The purpose of this paper is to present our CSW2 reservoir description based on results obtained using a two-layer reservoir model to history match all the numerous field data collected. Our analysis results indicate an unusual and complex hydraulic fracture geometry which intersects more than one "pay" layer, but only communicates with the wellbore in one layer. A more detailed discussion of our results can be found in Reference 6.
This paper summarizes a series of experiments performed on the Gilbert Exploration Emma Preece No. 1 well in Martin Co., KY which have led to a better understanding of fracture geometry and post-stimulation well performance in the Devonian Shales. The post-stimulation well performance in the Devonian Shales. The Preece well, like many Devonian Shale wells, was perforated and Preece well, like many Devonian Shale wells, was perforated and stimulated with a single treatment over a large, perforated interval (727 ft). Post-fracture well tests performed after initial completion indicated little improvement over pre-fracture well performance. In 1989, the treated interval was sub-divided into four distinct zones to further evaluate the fracture treatment using isolation, communication, nitrogen injection/falloff, and flow/buildup tests. Results of these tests indicate (1) that the large completion interval was not uniformly stimulated by the fracture treatment and (2) that reservoir quality was different for each perforated interval, indicating the completion interval should be treated as a layered reservoir. These results help explain the apparent short fracture half-length and the less-than-expected flow rates for this well following stimulation.
In 1989-1990, contractors for the Gas Research Institute (GRI) performed detailed fracture diagnostic tests on the Emma Preece No. performed detailed fracture diagnostic tests on the Emma Preece No. 1 well located in Martin Co., KY. The overall purpose of these tests was to determine why stimulation treatments in the Shales are not more effective. This paper summarizes the work performed and the data gathered on this well including the conclusions/observations developed based on analysis of the data.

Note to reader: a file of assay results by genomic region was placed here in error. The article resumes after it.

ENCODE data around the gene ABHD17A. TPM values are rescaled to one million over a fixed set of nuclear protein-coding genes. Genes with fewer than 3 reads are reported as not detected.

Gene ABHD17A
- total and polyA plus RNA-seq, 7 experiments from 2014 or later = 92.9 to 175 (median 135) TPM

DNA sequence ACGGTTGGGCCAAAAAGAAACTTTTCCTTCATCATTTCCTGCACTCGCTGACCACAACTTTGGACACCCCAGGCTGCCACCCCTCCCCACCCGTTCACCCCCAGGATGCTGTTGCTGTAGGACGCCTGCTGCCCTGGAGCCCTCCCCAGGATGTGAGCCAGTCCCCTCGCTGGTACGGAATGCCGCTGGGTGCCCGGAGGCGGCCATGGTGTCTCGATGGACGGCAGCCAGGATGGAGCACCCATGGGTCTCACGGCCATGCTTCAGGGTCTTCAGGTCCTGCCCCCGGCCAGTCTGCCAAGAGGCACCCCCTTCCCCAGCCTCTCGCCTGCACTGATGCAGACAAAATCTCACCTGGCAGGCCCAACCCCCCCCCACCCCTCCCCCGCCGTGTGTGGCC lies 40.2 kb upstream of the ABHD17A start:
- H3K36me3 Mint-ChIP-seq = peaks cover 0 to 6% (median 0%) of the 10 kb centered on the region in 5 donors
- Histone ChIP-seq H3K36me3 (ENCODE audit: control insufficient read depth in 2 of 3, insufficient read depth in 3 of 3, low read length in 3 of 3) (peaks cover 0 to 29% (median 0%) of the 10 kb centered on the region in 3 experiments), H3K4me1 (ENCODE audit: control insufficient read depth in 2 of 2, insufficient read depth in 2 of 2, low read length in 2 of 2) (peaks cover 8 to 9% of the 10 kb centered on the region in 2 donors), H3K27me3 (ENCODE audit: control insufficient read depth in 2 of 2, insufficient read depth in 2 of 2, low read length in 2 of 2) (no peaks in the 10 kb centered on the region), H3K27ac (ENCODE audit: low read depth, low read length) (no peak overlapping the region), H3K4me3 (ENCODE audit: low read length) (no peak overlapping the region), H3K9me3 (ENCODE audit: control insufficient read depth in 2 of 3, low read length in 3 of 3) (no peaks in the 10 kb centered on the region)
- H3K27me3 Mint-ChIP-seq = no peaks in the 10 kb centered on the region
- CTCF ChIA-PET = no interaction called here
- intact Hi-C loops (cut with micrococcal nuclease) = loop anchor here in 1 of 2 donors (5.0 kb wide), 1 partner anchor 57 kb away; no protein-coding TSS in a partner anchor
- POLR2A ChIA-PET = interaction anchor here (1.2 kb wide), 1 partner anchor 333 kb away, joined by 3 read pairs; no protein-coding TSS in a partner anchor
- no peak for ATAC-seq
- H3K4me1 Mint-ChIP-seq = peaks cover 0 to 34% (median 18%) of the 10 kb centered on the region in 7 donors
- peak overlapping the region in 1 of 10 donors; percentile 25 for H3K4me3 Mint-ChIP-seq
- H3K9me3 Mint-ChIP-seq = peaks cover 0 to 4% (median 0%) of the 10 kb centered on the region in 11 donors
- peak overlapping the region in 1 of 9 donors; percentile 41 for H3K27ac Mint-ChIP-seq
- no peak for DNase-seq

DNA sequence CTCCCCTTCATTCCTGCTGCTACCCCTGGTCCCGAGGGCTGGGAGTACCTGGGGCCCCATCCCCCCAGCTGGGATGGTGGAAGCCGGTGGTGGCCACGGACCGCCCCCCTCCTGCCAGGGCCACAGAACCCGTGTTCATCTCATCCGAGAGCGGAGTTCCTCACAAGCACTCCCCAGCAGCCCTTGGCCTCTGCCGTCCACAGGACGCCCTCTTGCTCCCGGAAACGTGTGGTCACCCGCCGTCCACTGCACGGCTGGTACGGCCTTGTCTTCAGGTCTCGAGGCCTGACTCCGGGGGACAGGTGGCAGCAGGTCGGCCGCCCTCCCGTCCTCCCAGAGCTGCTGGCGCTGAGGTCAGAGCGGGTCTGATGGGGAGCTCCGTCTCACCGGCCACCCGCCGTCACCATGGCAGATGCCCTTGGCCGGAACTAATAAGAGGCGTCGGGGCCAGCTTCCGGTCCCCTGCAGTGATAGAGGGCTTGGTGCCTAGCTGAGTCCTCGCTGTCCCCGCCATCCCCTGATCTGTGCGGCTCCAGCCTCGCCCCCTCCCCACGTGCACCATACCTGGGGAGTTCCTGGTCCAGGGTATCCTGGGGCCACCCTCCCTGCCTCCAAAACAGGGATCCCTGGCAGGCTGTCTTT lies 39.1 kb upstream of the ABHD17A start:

The testing performed on the Emma Preece well was designed to help answer several key questions about stimulating the Devonian Shales. These questions were:
What is the geometry of created fractures in the Shales, and are multiple fracture created?
Can large intervals in a single wellbore be stimulated effectively?
Can we develop different procedures for evaluating stimulation treatments?
Is formation sensitivity to water-based fluids a damage mechanism in the Shales?
Each of these questions were answered, at least in part, by analysis of the data gathered on the Preece well.
Fig. 1 shows the location of the Emma Preece well in Martin Co., KY. The Emma Preece well had previously been studied 1 as a cooperative well in GRI's research program entitled "ExplorationProduction Studies in Newly Drilled Devonian Shale Gas Wells". This program was designed to gather data for the purpose of determining the factors which control and influence gas production. Numerous types of data were gathered including mud log, production log, sidewall core, well test, and stimulation data. production log, sidewall core, well test, and stimulation data. In July 1989, after unsuccessful completion attempts in the Shale and the Injun Sand formations by Gilbert Exploration, the operator of the Preece well, GRI contractors obtained permission to use the well for detailed fracture diagnostic testing. These detailed tests included isolation, communication, flow/buildup, nitrogen injec-tion/falloff, and in-situ fluid sensitivity tests. This paper discusses the objectives, procedures, and analysis results for these tests.